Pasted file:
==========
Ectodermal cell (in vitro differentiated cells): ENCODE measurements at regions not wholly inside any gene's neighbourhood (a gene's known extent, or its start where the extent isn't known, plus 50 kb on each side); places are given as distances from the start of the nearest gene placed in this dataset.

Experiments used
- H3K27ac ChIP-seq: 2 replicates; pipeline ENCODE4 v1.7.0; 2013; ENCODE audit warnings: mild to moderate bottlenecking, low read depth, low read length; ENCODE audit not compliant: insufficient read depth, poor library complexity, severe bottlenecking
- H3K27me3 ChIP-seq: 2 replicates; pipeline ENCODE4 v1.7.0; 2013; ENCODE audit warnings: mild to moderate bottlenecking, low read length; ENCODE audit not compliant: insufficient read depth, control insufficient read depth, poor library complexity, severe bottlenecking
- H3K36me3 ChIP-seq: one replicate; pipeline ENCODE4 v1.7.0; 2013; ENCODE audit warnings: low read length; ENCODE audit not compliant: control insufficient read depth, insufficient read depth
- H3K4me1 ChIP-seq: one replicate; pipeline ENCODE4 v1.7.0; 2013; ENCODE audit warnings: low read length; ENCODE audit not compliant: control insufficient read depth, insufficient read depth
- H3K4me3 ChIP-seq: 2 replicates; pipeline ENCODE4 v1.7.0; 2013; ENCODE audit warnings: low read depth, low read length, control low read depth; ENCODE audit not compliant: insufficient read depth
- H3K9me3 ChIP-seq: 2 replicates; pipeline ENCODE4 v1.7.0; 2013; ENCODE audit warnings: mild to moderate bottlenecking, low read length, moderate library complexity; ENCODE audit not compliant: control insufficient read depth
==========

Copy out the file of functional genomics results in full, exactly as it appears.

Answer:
Ectodermal cell (in vitro differentiated cells): ENCODE measurements at regions not wholly inside any gene's neighbourhood (a gene's known extent, or its start where the extent isn't known, plus 50 kb on each side); places are given as distances from the start of the nearest gene placed in this dataset.

Experiments used
- H3K27ac ChIP-seq: 2 replicates; pipeline ENCODE4 v1.7.0; 2013; ENCODE audit warnings: mild to moderate bottlenecking, low read depth, low read length; ENCODE audit not compliant: insufficient read depth, poor library complexity, severe bottlenecking
- H3K27me3 ChIP-seq: 2 replicates; pipeline ENCODE4 v1.7.0; 2013; ENCODE audit warnings: mild to moderate bottlenecking, low read length; ENCODE audit not compliant: insufficient read depth, control insufficient read depth, poor library complexity, severe bottlenecking
- H3K36me3 ChIP-seq: one replicate; pipeline ENCODE4 v1.7.0; 2013; ENCODE audit warnings: low read length; ENCODE audit not compliant: control insufficient read depth, insufficient read depth
- H3K4me1 ChIP-seq: one replicate; pipeline ENCODE4 v1.7.0; 2013; ENCODE audit warnings: low read length; ENCODE audit not compliant: control insufficient read depth, insufficient read depth
- H3K4me3 ChIP-seq: 2 replicates; pipeline ENCODE4 v1.7.0; 2013; ENCODE audit warnings: low read depth, low read length, control low read depth; ENCODE audit not compliant: insufficient read depth
- H3K9me3 ChIP-seq: 2 replicates; pipeline ENCODE4 v1.7.0; 2013; ENCODE audit warnings: mild to moderate bottlenecking, low read length, moderate library complexity; ENCODE audit not compliant: control insufficient read depth